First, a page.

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Ubisoft is on a secret mission to assassinate their customers' wallets with used game fees.  (Source: Ubisoft)
And retailer Gamestop is perfectly fine with it; they say they don't care if customers are charged more

One hot current debate in the video game industry is the topic of used games.  While this may seem surprising as used game sales -- both private and commercial – have been around for years, video game makers are now turning on the time honored practice, looking to make some extra money.  Some developers have said used games are worse than piracy.

Electronic Arts unveiled a controversial plan earlier this month to lock players out of online content in used games unless they paid a $10 fee.  Now Ubisoft CFO Alain Martinez CEO comments, "Regarding ... monetizing used games or downloadable content … most of the games that we will release next year will have downloadable content available from the start.  We are looking very carefully at what is being done by EA regarding what we call the '$10 solution,' and we will probably follow that line at sometime in the future."

With Ubisoft, publisher of the best-selling 
Assasin's Creed and Splinter Cell franchises on board, many think the industry could shift as a whole to charging users anywhere from $5-$20 extra on used titles, on top of the $10-$40 they already pay for the game itself.  Publishers are also looking to use a transition to digital downloads to make customers less able to sell titles in the first place.

Some customers are circumventing these restrictions by creating one time accounts on services such as Valve's Steam and selling them to effectively sell the game.  This technique is less effective on consoles like the Xbox 360, though, where month billing is attached to your account.

GameStop's Paul Raines praised EA and Ubisoft's decision to charge customers more.  He states, "We support the creation of added downloadable content for popular franchises, as we see that as extending the life of titles and broadening the base of game players.  We do not anticipate an impact to our used margins due to this program. The amount of used game buyers currently playing online is low, and as it grows, our proprietary models will manage trade and sale pricing to reach margin goals."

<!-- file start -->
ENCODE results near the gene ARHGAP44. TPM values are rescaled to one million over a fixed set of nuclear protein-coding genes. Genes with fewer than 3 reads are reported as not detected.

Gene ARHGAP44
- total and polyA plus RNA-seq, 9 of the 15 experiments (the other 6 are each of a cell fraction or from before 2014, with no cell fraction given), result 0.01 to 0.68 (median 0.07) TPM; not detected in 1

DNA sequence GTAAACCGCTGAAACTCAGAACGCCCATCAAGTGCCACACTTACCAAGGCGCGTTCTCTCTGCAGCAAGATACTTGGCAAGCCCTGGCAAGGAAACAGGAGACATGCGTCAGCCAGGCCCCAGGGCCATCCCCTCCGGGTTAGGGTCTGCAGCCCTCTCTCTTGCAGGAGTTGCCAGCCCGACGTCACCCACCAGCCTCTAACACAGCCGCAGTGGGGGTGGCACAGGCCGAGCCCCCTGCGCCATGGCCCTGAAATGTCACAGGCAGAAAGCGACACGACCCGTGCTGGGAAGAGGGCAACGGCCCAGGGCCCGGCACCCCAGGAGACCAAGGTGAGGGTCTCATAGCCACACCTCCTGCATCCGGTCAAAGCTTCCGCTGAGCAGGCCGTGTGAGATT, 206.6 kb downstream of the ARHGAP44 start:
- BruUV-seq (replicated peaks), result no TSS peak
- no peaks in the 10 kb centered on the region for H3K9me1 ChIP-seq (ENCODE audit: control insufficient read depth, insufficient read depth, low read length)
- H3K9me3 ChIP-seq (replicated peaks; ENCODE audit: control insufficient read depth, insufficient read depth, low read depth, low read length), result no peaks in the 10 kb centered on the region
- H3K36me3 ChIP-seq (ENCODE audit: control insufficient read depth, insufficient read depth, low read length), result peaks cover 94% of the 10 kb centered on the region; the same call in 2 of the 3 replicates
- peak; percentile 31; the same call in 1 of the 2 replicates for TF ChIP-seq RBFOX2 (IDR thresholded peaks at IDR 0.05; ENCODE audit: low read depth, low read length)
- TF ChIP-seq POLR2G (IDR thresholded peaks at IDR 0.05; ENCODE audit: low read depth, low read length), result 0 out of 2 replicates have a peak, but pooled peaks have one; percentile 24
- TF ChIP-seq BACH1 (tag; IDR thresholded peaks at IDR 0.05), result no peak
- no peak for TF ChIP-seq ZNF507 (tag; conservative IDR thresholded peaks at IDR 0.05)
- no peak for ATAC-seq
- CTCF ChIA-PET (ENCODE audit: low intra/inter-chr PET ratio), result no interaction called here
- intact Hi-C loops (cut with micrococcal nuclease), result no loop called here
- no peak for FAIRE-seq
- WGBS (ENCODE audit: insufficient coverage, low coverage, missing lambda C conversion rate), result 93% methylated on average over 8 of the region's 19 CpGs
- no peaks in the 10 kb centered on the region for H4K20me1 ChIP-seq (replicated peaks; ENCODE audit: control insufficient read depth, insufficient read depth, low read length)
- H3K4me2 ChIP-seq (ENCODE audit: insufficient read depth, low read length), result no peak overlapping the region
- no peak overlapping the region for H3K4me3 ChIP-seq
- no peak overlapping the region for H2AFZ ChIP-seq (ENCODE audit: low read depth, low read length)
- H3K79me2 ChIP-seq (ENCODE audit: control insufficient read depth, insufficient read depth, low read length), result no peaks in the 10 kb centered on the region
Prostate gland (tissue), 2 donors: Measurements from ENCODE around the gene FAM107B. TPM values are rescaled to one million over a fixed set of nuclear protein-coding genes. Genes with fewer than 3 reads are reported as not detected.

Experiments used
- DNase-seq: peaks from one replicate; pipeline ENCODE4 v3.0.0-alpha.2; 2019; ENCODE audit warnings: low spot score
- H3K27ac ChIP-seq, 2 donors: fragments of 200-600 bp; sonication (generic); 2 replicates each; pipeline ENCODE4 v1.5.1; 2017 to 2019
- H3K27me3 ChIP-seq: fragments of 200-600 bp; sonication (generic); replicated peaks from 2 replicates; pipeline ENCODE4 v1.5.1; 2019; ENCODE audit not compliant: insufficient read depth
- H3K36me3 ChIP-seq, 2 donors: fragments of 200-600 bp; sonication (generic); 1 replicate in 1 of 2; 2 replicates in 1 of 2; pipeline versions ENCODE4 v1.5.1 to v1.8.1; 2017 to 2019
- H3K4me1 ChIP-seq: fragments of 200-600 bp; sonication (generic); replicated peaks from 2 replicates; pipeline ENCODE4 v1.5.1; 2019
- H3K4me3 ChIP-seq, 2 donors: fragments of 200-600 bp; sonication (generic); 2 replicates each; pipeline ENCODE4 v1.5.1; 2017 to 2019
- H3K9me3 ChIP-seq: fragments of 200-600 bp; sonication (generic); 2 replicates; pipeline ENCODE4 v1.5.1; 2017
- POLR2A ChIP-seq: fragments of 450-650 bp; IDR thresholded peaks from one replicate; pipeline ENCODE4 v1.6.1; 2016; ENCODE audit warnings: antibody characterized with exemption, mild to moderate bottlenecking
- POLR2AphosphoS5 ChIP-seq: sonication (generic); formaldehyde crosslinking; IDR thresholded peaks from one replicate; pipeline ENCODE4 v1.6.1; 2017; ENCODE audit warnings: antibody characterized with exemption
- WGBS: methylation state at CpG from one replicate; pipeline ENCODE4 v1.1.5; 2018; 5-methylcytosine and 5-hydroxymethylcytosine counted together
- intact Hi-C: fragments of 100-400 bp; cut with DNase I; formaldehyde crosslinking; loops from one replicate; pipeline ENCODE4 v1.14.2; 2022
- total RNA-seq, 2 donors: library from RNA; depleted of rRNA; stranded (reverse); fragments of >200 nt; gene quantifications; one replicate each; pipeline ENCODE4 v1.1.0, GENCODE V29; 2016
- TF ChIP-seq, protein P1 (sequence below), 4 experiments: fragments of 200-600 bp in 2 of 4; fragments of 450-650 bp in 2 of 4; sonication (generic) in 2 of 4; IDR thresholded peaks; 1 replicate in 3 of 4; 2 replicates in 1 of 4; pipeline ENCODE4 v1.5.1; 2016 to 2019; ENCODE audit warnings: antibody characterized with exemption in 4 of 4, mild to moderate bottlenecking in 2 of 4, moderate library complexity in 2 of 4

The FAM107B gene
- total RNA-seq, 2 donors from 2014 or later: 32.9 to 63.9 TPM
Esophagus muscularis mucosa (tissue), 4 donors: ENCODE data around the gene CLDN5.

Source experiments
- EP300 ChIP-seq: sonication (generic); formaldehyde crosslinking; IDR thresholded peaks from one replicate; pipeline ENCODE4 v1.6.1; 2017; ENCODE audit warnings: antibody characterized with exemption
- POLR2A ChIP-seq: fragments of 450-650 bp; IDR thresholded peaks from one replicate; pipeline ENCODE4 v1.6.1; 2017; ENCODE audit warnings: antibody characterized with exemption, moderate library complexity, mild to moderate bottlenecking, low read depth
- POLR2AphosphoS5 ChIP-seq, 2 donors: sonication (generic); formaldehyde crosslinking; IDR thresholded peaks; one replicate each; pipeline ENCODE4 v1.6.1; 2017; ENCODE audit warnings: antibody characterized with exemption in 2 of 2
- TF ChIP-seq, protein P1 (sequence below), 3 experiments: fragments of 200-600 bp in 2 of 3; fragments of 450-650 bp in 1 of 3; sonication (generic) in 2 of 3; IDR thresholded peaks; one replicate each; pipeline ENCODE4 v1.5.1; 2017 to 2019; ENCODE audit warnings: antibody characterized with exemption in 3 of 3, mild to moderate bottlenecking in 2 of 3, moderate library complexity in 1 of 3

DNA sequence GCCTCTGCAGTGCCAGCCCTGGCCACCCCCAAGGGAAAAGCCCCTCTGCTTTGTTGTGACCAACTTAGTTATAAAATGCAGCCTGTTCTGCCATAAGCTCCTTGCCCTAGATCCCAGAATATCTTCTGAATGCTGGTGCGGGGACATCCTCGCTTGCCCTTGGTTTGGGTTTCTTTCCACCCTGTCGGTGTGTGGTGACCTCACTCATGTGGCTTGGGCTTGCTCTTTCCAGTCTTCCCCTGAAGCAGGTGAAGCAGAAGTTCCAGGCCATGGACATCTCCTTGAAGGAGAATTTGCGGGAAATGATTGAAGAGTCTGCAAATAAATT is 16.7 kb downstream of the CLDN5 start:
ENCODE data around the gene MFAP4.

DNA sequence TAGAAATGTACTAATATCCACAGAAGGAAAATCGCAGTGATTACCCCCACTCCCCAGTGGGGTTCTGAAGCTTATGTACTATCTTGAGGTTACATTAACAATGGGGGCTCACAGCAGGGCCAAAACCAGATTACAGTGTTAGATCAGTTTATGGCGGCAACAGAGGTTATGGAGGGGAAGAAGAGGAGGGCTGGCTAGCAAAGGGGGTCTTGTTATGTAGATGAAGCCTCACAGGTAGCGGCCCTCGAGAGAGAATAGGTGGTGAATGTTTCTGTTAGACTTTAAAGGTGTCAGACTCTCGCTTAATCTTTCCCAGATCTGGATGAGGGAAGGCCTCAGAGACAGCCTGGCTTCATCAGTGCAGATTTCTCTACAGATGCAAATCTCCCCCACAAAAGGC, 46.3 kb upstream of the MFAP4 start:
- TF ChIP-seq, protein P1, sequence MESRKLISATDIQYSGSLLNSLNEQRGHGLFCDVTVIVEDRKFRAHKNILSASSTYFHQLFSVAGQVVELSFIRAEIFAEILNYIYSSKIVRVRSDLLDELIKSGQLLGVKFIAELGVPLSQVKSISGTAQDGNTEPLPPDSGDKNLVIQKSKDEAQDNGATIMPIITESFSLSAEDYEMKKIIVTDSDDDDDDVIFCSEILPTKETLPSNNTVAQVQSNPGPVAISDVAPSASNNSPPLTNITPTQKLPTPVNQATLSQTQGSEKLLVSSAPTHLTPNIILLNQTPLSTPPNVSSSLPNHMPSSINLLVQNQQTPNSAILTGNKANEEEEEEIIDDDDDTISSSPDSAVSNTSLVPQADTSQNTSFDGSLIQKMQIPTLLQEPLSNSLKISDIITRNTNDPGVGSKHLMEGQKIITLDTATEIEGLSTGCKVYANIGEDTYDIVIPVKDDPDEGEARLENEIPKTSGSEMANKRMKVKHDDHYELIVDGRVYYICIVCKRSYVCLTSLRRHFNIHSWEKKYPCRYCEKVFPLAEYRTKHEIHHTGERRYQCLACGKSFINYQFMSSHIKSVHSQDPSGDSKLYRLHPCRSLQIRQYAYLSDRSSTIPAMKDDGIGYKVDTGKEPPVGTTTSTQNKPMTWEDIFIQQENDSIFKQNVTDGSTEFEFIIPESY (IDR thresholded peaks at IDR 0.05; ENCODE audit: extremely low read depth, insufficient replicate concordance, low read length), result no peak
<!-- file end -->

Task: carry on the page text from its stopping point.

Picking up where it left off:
He adds, "Lastly, we believe that the online pass process will allow publishers to better leverage their IP content through DLC sales to both used players and new game buyers."

GameStop owns IP related to an online billing and content delivery system for used titles.  The company posted record sales in the first quarter of 2010.

While game companies have vowed to utilize the new used game markups to provide "extra content" to the customer, they have provided no hint to what that content might be or if it even exists at all.



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RE: I don't get it.
By The Raven on 5/24/2010 12:43:03 PM , Rating: 2
RE: Point #1
Well then why don't they drop the price even more for a while and then have them complain that they can't raise the price of a game to 60$ because no one will buy it. They are paying that much now. It is only the perception of the public that would make a $120 game unattractive. And that perception has been developed by the gaming industry that has put out more and more crappy games as we go on. So for every game that you lay down $60 for that is good, there is a $60 game that is crap. Look at 2 games that my bro bought for me. Operation Flashpoint and MW2. OF:DR is actually a good game that was half baked. But nevertheless, my bro bought it because of the features and past experience with the franchise. But because of the glitchiness with it (which really doesn't go well with a game where the maps take a long time to complete!) we stopped playing it after 2-3 months.